US analysts, Richard Armitage arrive

TILLERSON IN ASIA::Christine Hsueh denied reports that a fourth joint US-China declaration would be signed at a summit between the US and China next month

By Lu Yi-hsuan and Jonathan Chin  /  Staff reporter, with staff writer and CNA

Wed, Mar 15, 2017 - Page 3

Washington on Monday reaffirmed the US’ commitment to the “one China” policy ahead of US Secretary of State Rex Tillerson’s visit to Asia this week, while former US deputy secretary of state Richard Armitage yesterday evening arrived in Taiwan with Project 2049 Institute analysts.

Armitage is to discuss Taiwan-US ties, cross-strait relations, security in the Asia-Pacific region and US President Donald Trump’s foreign policies with Taipei officials, Department of North American Affairs Director-General Christine Hsueh (薛美瑜) said.

The think tank delegation is comprised of leading US experts on national security issues, Hsueh said, adding that they would be in the nation until Friday.

Armitage is one of Washington’s most long-standing advocates for Taiwan. He is credited with being instrumental in then-US president George W. Bush’s approval of three arms-sales packages to Taiwan in 2001.

Armitage has met with former presidents Chen Shui-bian (陳水扁) and Ma Ying-jeou (馬英九).

President Tsai Ing-wen (蔡英文) has met Armitage twice, the first time as a presidential candidate during a tour of the US in 2015, and the second time in Taipei last year as the then-president-elect.

At a news conference, Hsueh denied reports that a fourth joint US-China declaration would be signed at a summit between the two countries next month.

Talk of a fourth joint declaration has emerged prior to every summit between the leaders of the US and China since the 1990s, Hsueh said, adding: “It should be treated as rumor at the present time.”

At a seminar organized by the Brookings Institution in Washington, former American Institute in Taiwan director Richard Bush said that there is absolutely no need for the US to sign another joint declaration with China, adding that it would not be in the US’ national interest.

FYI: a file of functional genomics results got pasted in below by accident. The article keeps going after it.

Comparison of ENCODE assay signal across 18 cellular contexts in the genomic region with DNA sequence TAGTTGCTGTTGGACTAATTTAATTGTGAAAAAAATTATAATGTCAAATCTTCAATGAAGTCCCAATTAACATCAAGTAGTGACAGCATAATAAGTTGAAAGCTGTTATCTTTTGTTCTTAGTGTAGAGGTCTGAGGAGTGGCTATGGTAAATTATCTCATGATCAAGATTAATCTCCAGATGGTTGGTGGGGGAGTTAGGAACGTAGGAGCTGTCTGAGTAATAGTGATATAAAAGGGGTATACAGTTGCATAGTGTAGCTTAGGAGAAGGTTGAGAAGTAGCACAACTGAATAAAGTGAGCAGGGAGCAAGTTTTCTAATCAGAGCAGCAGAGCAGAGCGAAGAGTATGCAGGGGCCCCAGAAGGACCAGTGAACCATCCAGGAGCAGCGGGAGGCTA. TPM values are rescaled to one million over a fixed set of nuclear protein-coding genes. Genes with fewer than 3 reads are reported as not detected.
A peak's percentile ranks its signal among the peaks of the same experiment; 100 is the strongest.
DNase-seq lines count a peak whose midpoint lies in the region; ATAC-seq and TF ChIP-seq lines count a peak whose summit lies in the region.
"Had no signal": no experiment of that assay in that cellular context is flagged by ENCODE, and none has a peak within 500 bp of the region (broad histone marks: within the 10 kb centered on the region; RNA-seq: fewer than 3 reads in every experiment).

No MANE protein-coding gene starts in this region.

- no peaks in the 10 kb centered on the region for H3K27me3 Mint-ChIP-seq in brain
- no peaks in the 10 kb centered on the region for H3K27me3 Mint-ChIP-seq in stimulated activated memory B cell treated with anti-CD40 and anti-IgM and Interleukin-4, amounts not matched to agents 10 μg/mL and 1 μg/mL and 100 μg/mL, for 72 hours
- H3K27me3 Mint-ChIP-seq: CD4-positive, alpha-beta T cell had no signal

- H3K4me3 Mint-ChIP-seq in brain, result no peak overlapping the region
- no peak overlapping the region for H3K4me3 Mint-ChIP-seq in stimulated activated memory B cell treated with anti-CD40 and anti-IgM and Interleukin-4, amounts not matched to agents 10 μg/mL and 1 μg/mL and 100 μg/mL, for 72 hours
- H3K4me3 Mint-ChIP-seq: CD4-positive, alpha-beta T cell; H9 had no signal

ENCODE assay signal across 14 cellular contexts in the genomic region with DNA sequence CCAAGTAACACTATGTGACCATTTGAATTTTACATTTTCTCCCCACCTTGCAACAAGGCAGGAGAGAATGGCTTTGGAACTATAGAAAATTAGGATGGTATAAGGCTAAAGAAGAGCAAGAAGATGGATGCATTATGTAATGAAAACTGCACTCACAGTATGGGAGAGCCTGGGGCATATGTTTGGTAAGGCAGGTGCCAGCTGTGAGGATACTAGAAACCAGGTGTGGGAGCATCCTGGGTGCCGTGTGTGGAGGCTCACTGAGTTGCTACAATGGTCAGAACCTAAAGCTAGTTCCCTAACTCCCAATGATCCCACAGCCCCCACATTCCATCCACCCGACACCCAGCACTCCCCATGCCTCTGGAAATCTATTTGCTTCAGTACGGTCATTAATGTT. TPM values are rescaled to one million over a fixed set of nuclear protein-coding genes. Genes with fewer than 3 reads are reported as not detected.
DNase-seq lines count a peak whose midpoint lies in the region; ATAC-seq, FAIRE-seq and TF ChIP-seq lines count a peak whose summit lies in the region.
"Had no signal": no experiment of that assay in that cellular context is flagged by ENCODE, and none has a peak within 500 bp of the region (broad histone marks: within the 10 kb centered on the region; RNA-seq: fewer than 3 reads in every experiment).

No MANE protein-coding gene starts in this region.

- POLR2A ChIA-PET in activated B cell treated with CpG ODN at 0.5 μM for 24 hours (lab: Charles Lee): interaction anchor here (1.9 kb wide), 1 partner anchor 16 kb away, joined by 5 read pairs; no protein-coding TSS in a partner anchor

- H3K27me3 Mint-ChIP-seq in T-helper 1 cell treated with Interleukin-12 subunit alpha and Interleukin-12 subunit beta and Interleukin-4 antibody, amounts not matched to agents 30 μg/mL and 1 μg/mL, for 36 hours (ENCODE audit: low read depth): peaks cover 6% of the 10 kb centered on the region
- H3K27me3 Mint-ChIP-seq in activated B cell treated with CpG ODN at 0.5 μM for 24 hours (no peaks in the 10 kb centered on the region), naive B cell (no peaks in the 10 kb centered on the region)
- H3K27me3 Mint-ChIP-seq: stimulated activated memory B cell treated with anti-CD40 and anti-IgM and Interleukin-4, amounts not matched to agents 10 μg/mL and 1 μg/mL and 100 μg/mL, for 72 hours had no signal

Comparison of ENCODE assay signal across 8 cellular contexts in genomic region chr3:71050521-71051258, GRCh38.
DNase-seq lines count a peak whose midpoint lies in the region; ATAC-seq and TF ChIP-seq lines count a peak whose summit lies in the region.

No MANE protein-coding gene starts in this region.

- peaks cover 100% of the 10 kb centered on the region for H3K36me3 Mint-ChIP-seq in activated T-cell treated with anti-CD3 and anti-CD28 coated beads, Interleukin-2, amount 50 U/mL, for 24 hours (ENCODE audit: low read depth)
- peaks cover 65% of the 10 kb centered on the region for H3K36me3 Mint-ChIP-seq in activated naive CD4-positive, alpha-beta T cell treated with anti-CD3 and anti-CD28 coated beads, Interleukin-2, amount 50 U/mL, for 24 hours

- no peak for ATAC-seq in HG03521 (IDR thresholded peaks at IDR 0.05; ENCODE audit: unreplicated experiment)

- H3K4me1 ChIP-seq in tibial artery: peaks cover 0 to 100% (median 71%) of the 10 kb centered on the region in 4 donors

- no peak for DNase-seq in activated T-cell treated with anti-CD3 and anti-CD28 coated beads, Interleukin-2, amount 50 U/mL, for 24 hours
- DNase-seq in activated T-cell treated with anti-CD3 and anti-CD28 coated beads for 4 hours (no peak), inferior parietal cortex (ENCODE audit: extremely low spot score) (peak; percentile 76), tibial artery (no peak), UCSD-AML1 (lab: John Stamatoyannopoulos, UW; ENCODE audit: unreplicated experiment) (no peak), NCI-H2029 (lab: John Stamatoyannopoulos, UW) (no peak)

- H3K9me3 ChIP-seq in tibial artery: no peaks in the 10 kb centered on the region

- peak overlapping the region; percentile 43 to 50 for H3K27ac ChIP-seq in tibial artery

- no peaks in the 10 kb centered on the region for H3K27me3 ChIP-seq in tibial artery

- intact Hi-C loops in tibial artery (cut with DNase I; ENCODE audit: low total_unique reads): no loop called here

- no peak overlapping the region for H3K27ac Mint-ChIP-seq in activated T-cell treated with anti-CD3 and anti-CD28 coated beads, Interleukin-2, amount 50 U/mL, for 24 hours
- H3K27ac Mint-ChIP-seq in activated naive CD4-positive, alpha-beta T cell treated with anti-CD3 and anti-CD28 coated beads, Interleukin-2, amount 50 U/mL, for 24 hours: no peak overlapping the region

The US on Monday reaffirmed its commitment to the “one China” policy ahead of Tillerson’s visit to Beijing, scheduled for later this week.

Asked about Trump’s “one China” policy and how he plans to address the issue during a possible meeting with Chinese President Xi Jinping (習近平), acting US Assistant Secretary of State for East Asian and Pacific Affairs Susan Thornton said that Washington’s “one China” policy has been unchanged for several decades and was reaffirmed in a telephone call between the two presidents last month, the first since Trump took office on Jan. 20.

Washington’s “one China” policy is based on the three Sino-US communiques — signed in 1972, 1979 and 1982 — and the Taiwan Relations Act (TRA), which was enacted in 1979, she said during a US Department of State news conference for foreign journalists.

Under its “one China” policy, the US recognizes the People’s Republic of China claim to be the sole legal government of China, acknowledging Beijing’s position that there is “one China” and that Taiwan is part of it.

Under the same policy, the TRA provides for “robust, strong, committed and unofficial relations” between the US and Taiwan, Thornton said. “I think that that has been stated clearly by President Trump. It’s been understood by President Xi.”

Tillerson is scheduled to visit Tokyo, Seoul and Beijing from today through Sunday.

Thornton said the trip could to some extent be seen as paving the way for a summit between Trump and Xi, but she did not confirm reports that the two leaders will have their first meeting in Florida on April 6 and April 7.